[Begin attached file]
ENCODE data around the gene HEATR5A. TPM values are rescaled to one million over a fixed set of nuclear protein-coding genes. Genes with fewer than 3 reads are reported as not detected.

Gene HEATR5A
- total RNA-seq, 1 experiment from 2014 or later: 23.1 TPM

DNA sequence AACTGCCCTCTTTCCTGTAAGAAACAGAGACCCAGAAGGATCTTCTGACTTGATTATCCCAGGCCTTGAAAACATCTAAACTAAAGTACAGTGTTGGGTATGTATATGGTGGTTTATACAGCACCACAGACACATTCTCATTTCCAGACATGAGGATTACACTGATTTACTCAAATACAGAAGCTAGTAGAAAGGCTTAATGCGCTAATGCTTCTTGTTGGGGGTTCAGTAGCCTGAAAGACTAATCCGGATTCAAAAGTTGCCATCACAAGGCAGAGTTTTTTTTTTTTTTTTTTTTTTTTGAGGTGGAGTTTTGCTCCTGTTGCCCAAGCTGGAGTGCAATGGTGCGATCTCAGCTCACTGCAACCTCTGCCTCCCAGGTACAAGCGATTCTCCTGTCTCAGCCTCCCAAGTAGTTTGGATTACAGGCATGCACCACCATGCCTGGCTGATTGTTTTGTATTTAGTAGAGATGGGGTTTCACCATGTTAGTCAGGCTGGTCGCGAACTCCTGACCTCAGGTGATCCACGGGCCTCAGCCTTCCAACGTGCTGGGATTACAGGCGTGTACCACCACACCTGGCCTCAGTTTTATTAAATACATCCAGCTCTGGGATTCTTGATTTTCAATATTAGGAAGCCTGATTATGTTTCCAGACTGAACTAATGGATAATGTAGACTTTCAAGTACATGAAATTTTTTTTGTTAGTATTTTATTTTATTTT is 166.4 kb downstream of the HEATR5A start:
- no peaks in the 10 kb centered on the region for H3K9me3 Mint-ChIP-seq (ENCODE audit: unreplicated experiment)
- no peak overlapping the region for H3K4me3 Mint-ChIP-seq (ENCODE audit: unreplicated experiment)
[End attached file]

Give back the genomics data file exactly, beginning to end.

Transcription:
ENCODE data around the gene HEATR5A. TPM values are rescaled to one million over a fixed set of nuclear protein-coding genes. Genes with fewer than 3 reads are reported as not detected.

Gene HEATR5A
- total RNA-seq, 1 experiment from 2014 or later: 23.1 TPM

DNA sequence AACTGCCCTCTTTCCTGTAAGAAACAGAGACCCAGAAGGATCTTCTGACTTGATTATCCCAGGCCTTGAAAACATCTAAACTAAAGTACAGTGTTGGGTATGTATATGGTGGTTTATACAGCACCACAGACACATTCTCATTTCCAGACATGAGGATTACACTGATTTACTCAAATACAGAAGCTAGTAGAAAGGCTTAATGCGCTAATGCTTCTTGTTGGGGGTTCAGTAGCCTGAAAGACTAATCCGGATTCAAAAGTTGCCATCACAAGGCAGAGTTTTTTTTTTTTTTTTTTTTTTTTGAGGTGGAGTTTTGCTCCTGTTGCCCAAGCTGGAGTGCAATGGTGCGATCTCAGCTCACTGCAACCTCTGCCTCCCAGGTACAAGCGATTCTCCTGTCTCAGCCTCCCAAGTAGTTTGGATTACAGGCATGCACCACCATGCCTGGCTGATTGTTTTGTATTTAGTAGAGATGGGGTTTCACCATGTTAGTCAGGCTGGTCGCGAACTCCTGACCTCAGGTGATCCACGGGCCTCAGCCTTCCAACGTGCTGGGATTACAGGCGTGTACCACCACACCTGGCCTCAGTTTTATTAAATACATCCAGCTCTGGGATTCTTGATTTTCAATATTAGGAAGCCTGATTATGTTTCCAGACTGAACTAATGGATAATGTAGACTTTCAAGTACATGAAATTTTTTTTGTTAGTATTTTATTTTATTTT is 166.4 kb downstream of the HEATR5A start:
- no peaks in the 10 kb centered on the region for H3K9me3 Mint-ChIP-seq (ENCODE audit: unreplicated experiment)
- no peak overlapping the region for H3K4me3 Mint-ChIP-seq (ENCODE audit: unreplicated experiment)